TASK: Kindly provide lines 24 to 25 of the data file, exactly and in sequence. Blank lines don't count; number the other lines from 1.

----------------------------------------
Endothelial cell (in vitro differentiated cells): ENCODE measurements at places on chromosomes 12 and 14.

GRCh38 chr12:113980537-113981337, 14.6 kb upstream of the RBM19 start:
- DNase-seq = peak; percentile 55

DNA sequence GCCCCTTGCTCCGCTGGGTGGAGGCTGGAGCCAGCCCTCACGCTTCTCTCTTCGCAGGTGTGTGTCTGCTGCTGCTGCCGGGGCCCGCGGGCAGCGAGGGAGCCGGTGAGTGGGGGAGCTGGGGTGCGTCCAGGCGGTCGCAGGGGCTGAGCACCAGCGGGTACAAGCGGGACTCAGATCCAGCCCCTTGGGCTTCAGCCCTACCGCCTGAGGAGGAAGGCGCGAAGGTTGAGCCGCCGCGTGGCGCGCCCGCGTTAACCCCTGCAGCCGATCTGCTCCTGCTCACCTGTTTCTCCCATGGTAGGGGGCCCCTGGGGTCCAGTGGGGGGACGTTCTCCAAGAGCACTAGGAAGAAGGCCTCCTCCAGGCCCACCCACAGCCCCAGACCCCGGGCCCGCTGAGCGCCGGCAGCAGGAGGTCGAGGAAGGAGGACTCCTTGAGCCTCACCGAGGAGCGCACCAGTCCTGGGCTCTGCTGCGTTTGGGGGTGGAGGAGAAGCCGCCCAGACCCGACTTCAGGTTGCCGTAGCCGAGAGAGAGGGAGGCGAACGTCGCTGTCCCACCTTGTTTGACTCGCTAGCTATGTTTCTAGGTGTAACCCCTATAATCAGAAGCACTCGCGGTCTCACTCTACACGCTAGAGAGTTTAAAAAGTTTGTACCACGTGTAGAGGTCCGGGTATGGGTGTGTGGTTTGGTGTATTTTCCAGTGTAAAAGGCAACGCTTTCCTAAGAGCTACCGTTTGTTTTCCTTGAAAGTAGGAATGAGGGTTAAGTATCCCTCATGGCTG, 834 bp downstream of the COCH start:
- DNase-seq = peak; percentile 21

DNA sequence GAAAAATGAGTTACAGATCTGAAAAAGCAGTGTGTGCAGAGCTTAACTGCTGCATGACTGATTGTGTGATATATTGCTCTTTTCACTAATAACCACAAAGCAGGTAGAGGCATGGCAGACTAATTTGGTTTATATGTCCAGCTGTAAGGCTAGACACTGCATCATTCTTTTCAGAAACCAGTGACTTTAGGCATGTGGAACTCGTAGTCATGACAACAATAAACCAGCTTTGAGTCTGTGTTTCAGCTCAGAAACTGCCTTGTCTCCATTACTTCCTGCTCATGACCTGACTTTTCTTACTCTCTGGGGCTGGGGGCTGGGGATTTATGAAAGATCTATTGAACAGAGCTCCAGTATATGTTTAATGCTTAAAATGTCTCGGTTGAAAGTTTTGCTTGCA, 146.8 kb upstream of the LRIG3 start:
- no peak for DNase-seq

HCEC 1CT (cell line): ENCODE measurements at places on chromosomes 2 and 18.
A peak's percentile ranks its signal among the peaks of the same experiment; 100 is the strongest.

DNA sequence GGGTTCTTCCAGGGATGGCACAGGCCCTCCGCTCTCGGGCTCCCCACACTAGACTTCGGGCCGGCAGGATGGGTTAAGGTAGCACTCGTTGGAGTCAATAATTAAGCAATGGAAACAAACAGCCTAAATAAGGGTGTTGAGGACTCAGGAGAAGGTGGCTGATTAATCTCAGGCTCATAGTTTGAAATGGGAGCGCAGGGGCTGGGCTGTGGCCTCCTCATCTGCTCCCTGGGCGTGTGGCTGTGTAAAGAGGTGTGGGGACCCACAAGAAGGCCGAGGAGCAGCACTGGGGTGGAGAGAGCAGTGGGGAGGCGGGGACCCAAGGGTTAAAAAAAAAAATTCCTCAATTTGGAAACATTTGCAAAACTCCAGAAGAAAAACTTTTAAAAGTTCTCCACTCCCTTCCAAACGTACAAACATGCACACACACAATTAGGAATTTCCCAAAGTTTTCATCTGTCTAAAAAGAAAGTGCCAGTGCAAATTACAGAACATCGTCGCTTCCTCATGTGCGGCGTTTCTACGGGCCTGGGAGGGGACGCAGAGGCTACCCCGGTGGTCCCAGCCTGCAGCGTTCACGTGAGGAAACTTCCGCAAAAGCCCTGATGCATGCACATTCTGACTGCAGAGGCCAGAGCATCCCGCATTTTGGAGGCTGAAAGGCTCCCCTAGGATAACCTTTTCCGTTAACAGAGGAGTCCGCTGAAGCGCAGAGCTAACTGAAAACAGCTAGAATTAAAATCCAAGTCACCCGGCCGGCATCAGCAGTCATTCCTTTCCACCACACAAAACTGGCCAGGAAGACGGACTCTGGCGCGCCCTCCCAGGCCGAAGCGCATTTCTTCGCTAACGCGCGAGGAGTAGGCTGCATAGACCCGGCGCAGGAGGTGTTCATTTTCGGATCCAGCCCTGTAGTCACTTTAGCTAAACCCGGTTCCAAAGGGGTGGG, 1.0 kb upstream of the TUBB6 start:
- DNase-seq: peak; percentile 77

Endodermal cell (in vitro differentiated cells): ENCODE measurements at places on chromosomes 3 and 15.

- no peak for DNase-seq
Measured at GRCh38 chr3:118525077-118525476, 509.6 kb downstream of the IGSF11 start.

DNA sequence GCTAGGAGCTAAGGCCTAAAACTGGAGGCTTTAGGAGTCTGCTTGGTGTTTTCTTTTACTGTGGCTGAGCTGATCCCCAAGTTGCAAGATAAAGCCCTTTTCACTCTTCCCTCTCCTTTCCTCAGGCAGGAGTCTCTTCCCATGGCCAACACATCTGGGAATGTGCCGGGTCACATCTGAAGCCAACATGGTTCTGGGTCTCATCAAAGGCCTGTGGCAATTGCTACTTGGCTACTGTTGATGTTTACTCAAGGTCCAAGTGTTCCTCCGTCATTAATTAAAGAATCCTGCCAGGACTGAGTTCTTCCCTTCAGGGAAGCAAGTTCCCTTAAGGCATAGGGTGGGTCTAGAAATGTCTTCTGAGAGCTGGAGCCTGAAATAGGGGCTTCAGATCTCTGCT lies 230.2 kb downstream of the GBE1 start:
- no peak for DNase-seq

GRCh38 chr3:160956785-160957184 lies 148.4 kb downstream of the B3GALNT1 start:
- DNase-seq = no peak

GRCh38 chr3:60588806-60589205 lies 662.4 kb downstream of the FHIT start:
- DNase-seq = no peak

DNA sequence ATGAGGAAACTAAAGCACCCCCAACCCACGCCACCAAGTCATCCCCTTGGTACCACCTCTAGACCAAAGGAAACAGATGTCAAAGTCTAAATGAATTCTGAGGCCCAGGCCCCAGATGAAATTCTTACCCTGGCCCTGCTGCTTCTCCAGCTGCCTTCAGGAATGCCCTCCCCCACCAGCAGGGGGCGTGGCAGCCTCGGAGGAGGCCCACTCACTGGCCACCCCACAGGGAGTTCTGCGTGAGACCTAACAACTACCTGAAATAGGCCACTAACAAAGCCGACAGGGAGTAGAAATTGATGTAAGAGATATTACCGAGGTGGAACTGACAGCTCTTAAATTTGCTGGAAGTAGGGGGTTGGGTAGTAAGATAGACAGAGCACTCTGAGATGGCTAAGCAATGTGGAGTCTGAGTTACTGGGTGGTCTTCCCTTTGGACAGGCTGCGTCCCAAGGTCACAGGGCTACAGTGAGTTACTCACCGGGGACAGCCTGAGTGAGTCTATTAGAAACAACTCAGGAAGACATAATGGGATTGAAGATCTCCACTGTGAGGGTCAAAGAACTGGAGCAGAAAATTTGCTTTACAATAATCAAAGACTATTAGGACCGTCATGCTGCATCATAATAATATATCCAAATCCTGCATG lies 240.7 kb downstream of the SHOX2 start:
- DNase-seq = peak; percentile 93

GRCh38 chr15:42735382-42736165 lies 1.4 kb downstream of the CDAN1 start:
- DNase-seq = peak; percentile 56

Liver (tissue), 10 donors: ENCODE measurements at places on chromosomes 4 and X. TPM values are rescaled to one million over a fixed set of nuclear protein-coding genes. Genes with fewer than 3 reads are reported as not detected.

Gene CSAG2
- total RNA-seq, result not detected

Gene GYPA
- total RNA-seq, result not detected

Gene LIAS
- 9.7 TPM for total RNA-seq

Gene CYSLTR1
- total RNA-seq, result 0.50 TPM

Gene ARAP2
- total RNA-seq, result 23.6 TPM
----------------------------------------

- DNase-seq = peak; percentile 56

Liver (tissue), 10 donors: ENCODE measurements at places on chromosomes 4 and X. TPM values are rescaled to one million over a fixed set of nuclear protein-coding genes. Genes with fewer than 3 reads are reported as not detected.